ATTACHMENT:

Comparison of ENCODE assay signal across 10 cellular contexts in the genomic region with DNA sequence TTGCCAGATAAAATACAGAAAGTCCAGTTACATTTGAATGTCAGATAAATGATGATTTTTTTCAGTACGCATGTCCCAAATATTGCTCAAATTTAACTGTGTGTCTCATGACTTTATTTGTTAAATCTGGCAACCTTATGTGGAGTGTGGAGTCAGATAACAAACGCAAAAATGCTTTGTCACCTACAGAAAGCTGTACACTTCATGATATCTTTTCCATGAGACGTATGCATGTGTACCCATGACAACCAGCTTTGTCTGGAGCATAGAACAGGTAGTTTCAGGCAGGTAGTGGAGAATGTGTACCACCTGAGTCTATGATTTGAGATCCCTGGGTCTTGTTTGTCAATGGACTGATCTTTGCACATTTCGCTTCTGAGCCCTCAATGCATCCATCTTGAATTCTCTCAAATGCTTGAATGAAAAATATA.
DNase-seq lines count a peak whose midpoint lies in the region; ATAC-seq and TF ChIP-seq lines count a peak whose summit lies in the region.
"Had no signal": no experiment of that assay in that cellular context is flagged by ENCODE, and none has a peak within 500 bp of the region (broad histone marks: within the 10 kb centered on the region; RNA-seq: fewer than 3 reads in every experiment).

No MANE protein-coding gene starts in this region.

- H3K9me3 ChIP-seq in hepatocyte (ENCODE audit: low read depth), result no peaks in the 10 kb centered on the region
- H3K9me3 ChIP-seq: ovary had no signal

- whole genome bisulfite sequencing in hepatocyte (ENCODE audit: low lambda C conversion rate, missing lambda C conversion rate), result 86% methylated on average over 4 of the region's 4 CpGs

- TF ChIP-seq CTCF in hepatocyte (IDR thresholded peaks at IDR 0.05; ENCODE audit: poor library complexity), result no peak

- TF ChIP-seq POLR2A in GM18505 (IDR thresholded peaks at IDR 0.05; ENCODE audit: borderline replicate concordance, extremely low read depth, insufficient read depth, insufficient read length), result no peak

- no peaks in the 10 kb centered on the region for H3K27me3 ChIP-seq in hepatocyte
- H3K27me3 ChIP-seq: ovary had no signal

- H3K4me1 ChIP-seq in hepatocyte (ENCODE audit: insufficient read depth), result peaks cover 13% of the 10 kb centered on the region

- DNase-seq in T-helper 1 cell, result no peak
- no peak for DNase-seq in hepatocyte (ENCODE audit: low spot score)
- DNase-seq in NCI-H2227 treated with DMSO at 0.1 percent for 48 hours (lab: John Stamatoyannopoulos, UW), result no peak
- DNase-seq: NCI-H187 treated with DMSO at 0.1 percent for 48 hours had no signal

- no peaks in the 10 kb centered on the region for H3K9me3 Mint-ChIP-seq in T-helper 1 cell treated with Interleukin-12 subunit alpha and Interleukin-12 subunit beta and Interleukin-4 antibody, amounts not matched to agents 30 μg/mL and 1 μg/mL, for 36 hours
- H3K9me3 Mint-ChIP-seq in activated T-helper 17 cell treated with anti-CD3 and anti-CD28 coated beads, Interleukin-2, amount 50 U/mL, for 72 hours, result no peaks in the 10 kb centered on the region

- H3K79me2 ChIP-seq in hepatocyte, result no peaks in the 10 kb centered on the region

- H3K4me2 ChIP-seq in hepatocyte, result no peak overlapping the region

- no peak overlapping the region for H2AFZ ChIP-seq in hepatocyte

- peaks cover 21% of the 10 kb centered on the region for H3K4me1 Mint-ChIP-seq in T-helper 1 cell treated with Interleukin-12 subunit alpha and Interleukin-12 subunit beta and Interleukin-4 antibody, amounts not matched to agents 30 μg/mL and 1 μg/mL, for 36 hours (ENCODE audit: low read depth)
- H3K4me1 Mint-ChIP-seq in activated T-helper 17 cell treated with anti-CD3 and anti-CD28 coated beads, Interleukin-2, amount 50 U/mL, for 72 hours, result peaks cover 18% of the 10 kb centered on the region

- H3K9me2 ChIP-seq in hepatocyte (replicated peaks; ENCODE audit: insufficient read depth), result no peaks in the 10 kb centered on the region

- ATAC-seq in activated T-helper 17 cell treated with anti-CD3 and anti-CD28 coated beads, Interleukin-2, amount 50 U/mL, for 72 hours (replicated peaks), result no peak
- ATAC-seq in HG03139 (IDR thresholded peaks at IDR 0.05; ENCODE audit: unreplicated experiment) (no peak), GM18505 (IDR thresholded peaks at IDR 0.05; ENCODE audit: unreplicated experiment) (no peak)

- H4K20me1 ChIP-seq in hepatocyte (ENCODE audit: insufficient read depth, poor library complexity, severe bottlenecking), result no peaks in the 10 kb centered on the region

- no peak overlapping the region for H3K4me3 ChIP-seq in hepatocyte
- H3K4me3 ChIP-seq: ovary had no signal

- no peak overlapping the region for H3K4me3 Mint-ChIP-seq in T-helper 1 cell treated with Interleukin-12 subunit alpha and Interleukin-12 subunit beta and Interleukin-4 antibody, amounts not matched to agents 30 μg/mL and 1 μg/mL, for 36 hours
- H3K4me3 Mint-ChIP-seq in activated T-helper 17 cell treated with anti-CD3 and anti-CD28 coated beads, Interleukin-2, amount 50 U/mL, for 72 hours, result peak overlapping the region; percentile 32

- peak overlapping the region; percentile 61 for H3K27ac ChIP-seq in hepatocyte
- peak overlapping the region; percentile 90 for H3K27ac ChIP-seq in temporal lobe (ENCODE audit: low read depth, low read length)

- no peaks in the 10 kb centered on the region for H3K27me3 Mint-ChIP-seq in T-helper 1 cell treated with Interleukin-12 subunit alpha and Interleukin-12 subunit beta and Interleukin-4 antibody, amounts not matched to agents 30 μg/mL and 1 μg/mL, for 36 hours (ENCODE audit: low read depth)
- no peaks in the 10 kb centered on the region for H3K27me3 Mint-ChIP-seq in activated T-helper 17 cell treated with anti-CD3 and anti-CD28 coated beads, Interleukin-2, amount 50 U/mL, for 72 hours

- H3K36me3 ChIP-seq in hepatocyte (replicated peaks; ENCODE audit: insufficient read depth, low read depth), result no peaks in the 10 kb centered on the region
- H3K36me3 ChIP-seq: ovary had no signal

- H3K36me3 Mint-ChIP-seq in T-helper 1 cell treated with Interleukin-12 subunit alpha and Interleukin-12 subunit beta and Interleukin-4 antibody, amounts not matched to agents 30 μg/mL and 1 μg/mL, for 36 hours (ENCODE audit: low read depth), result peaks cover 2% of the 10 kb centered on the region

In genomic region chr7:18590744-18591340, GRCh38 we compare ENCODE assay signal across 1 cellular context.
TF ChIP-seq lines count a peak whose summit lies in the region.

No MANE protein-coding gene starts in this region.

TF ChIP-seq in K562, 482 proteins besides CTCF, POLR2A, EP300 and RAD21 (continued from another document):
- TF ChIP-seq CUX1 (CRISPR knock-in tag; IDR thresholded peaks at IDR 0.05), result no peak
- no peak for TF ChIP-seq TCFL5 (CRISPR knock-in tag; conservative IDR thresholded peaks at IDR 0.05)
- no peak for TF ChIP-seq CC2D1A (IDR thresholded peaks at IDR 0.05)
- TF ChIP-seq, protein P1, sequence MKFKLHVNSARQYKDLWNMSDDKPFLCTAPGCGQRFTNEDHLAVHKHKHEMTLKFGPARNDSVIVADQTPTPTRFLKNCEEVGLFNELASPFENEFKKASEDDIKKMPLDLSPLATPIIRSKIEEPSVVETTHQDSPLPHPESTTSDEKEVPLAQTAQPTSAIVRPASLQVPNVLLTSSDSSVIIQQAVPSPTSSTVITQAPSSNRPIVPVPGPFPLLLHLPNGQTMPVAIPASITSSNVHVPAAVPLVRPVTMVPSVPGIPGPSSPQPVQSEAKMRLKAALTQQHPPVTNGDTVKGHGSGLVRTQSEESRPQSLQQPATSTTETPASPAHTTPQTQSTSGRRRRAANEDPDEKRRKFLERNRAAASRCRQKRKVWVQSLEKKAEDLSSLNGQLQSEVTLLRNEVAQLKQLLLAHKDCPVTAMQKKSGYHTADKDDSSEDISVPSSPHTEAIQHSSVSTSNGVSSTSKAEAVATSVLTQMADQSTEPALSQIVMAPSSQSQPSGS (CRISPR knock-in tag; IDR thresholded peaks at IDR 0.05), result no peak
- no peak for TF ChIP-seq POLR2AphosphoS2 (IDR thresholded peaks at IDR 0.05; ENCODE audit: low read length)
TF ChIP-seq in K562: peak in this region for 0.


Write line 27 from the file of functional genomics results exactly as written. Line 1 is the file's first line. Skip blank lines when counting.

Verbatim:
- H4K20me1 ChIP-seq in hepatocyte (ENCODE audit: insufficient read depth, poor library complexity, severe bottlenecking), result no peaks in the 10 kb centered on the region